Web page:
Tourism of Cambodia 3, Preah Monivong Blvd, Phnom Penh, Cambodia
Tel. (855-23) 213911 Fax. (855-23) 426107/217503
Cambodia is at the frontier of tourism. It has a
rich culture dating back many centuries when the
Angkor Civilitation was the region's most
developed. The 9th century Angkorian temples
have intrigued archaeologists and fascinated
tourists since being rediscovered in 1860. They
remain one of the world's great ancient wonders
and the jewel of them all, Angkor Wat, is the
world's largest religious monument.
The country has others attractions - from
unspoiled beaches, fascinating markets, Mekong
river cruises, beautiful natural areas, the
Royal Palace in Phnom Penh and isolated
hilltribe groups. There are many potential
ecotourism attractions in rainforests, riverine
and wetland ecosystems. These will become more
accessible as tourism infrastructure develops.
The capital, Phnom Penh, is the gateway for
tourists. There are several attractions here
like the Royal Palace/Silver Pagoda, other
temples like Wat Phnom, Mekong river cruises and
the National Museum. The city has lively
restaurants, bars and exciting market shopping.
Visitors to Angkor usually fly to Siem Reap or
take a boat across southeast Asia's largest
fresh waterlake, Tonle Sap.
Cruises on th Tonle Sap give an insight into the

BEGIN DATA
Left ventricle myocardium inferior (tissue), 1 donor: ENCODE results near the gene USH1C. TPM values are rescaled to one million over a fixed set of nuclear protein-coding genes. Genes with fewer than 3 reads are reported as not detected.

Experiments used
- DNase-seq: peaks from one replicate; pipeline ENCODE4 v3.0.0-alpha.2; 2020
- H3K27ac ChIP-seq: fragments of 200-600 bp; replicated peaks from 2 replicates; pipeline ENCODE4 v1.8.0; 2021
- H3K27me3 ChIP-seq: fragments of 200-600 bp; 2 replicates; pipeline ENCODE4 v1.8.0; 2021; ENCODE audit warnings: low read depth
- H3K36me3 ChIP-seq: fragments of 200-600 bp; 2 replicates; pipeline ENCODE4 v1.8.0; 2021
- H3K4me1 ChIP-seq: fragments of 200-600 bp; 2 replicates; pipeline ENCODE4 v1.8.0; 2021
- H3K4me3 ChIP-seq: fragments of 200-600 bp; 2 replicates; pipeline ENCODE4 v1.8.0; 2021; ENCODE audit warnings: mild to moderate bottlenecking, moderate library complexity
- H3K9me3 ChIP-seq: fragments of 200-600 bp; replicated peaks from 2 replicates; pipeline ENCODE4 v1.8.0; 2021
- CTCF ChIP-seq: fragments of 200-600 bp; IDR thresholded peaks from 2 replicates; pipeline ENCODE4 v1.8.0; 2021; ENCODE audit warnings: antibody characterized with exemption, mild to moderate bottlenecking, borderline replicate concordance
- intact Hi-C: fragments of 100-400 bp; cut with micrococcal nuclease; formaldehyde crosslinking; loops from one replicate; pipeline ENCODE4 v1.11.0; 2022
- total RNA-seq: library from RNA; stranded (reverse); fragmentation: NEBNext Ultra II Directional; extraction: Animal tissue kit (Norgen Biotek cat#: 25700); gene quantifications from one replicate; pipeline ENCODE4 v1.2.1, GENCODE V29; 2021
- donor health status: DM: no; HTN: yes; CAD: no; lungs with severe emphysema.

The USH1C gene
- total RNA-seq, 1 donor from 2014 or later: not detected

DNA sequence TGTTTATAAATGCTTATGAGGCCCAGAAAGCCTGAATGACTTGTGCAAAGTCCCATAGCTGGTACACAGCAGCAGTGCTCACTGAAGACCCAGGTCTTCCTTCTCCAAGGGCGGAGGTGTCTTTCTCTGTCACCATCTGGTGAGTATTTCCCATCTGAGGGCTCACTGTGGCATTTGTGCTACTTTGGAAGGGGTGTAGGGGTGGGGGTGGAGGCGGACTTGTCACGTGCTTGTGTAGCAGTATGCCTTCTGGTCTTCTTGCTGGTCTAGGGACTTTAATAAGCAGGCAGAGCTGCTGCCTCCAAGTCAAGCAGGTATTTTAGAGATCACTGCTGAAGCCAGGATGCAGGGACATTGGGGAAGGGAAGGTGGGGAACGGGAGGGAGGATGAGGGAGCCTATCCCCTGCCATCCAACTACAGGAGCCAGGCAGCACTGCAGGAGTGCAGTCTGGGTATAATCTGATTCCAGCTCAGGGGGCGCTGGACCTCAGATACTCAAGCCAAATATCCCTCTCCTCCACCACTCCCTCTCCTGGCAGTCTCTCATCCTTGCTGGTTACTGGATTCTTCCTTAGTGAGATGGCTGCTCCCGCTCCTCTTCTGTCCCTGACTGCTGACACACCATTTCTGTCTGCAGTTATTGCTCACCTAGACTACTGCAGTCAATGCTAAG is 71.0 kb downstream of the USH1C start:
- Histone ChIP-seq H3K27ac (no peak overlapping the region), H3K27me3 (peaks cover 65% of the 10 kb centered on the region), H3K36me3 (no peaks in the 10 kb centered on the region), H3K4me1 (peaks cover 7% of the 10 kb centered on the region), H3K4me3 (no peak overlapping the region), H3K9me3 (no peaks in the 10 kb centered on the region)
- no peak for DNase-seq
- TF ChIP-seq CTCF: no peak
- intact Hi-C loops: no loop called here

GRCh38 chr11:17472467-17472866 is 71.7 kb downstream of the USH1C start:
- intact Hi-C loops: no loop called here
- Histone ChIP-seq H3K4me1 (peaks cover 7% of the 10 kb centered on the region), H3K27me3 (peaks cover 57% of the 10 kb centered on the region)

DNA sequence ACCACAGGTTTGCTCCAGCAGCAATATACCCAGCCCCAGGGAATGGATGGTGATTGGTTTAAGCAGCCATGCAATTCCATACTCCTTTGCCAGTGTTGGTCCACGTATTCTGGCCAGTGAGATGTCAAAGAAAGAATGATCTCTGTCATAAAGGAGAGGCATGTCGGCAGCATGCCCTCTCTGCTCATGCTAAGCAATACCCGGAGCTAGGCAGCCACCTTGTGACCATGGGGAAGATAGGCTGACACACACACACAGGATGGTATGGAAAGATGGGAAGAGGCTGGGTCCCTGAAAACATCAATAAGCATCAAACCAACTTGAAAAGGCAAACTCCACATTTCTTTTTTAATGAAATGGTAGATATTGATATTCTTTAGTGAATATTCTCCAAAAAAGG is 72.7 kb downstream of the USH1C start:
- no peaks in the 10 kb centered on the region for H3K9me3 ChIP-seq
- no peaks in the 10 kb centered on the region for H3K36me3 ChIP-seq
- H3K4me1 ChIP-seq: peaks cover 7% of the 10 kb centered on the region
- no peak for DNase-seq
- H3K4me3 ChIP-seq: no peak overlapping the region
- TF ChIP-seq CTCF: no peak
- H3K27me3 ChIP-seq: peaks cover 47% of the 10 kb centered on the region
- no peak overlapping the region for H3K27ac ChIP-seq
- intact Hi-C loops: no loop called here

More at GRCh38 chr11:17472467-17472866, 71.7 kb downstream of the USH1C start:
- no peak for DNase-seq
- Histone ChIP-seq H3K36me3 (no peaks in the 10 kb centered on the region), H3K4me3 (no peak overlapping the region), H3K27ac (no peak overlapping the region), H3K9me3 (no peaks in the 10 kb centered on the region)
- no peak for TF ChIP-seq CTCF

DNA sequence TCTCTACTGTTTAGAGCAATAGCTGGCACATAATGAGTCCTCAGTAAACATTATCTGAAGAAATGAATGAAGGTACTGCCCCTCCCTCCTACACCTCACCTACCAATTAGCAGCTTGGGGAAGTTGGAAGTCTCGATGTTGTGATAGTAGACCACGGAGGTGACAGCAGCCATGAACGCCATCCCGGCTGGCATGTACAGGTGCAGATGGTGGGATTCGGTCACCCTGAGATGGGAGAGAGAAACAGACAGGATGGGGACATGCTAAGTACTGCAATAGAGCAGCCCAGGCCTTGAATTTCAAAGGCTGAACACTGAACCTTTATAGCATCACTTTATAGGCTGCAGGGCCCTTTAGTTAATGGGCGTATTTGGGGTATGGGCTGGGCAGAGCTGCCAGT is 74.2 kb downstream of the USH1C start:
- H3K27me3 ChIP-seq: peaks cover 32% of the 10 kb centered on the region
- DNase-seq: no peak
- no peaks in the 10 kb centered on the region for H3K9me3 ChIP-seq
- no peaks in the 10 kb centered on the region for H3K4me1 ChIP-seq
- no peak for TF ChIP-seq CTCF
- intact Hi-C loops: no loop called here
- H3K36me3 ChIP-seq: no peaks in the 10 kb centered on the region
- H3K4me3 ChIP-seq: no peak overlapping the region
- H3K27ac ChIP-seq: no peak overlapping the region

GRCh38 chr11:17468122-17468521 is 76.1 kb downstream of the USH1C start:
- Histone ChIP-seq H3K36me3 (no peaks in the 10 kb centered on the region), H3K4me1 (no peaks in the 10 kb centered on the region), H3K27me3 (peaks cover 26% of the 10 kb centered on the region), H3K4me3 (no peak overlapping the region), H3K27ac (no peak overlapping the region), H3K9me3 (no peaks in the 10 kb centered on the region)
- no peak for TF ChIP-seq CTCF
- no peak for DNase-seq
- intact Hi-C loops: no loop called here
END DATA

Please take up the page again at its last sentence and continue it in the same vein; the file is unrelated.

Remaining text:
importance of fishing as well as ecotourism
opportunities such as birdwatching in the
flooded forests. Siem Reap Is a small town
offering good accommodation for those visiting
Angkor. With many accessible Angkorian temples
here and at nearby Roluos, tourists can stay
from one day to one week. Other attractions near
the town are croccodile farm, markets and
waterwheels along the river.
In the south, the beaches and islands of
Sihanoukville and Kep provide relaxing gateways
with low key fascilities and untouched beaches.
The isolated provinces of Mondulkiri and
Ratanakiri are home to hilltribe peoples whose
unique lifestyles attract adventurous travellers.
Khmer dance, song and arts are sophisticated and
integrated into contemporary life. Rice, fish,
noodles and vegetables are the staple foods and
are usually obtained fresh from open markets.
Meal can be spicy and accompanied by fish sauce
or prahok. Most holidays are religious or
related to the monarchy. Special days are for
the Royal Ploughing Ceremony, Pchum Ben, Kathina
Tean, the King's birthday and the Water
For more information, please visit